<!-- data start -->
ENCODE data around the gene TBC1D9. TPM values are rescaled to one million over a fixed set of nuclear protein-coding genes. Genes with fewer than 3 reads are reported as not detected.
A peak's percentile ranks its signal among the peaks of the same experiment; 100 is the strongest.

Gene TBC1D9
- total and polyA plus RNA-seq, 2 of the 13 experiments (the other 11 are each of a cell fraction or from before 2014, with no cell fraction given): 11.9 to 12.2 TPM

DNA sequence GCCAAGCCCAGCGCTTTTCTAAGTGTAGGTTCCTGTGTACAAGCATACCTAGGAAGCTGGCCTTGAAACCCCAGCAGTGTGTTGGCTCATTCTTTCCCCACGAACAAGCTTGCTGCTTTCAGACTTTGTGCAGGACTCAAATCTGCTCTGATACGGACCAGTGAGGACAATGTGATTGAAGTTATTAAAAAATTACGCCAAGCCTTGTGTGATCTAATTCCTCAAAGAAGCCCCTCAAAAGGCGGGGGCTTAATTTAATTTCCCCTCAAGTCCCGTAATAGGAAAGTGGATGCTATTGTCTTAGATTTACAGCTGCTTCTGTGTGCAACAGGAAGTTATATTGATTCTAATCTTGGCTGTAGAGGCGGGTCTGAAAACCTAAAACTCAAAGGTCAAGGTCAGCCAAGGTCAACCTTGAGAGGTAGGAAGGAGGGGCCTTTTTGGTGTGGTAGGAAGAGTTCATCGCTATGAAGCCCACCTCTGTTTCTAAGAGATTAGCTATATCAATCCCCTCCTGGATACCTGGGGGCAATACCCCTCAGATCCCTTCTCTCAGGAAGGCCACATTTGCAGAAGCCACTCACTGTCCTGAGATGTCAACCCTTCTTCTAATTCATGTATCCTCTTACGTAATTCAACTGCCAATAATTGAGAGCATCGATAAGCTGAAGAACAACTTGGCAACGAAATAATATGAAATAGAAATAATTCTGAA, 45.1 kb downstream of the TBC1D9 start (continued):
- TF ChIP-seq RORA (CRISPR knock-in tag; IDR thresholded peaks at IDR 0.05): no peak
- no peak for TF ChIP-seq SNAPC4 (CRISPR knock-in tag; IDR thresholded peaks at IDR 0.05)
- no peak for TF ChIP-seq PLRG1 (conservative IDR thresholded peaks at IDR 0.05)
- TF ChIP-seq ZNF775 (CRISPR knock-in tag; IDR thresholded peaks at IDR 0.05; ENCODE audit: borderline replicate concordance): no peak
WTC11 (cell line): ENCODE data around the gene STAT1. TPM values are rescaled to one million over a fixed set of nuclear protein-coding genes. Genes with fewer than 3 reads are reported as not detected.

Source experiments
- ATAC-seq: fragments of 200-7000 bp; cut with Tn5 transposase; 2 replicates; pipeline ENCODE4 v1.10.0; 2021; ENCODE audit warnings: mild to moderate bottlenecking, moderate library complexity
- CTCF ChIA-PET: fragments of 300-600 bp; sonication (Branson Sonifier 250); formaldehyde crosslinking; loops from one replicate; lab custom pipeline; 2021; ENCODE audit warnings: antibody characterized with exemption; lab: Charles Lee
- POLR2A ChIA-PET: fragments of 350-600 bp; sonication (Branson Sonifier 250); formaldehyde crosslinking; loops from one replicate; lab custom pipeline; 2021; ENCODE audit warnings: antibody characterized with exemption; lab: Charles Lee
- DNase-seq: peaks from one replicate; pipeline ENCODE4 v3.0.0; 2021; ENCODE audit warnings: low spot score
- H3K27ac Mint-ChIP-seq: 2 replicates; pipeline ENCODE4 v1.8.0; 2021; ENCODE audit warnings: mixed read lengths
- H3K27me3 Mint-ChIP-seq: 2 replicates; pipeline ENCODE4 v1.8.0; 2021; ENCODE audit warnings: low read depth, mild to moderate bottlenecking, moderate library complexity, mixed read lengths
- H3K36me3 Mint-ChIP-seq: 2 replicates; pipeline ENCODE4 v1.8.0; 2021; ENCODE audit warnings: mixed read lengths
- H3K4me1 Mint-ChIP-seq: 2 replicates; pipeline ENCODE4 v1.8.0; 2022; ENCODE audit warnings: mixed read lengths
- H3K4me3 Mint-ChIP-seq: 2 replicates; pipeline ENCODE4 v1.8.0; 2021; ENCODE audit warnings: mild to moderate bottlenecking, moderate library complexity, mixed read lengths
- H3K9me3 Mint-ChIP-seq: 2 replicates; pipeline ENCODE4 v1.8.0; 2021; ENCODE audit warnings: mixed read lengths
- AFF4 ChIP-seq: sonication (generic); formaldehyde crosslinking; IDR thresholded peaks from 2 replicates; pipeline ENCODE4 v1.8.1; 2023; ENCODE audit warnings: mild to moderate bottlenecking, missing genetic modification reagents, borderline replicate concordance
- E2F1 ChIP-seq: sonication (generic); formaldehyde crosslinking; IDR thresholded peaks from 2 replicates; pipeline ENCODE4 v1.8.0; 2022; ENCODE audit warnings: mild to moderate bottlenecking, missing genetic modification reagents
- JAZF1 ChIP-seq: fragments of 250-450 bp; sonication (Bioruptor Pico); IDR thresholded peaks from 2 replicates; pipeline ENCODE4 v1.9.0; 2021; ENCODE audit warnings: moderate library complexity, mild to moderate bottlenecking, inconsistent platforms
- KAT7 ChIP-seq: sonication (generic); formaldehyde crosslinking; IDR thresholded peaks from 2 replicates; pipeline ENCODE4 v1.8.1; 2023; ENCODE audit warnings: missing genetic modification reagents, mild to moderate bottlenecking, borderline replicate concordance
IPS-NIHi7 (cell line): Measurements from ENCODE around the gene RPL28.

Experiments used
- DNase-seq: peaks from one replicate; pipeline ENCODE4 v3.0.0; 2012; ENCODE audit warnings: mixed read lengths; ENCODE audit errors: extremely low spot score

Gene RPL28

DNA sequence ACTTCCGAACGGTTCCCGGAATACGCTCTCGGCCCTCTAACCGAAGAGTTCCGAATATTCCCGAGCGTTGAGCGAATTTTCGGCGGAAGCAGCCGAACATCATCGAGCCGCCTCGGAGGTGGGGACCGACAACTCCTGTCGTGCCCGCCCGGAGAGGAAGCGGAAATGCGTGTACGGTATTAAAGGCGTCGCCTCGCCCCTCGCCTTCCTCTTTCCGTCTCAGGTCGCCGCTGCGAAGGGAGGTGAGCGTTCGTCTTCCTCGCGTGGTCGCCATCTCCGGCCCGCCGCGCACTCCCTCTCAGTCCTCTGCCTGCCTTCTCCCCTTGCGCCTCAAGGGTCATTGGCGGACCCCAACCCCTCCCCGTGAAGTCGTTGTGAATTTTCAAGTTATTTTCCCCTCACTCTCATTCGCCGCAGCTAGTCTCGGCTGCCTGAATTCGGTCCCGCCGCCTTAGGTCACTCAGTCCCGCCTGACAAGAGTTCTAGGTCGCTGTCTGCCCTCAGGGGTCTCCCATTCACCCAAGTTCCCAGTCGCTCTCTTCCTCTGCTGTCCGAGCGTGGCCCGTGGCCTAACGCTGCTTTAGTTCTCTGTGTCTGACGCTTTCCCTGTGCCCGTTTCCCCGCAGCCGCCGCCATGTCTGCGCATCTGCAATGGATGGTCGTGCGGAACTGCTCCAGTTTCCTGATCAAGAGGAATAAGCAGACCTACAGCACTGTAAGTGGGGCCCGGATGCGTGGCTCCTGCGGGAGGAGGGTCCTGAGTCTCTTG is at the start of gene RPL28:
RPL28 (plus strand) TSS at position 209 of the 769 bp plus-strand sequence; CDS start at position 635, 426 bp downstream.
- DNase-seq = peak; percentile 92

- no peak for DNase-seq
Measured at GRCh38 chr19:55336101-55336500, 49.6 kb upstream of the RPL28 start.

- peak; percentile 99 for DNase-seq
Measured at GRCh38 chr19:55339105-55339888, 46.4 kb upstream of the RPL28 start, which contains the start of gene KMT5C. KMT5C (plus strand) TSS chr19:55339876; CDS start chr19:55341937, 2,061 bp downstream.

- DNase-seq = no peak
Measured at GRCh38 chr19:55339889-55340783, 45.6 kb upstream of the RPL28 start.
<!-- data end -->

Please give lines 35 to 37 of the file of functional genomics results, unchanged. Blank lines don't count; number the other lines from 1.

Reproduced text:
- peak; percentile 99 for DNase-seq
Measured at GRCh38 chr19:55339105-55339888, 46.4 kb upstream of the RPL28 start, which contains the start of gene KMT5C. KMT5C (plus strand) TSS chr19:55339876; CDS start chr19:55341937, 2,061 bp downstream.

- DNase-seq = no peak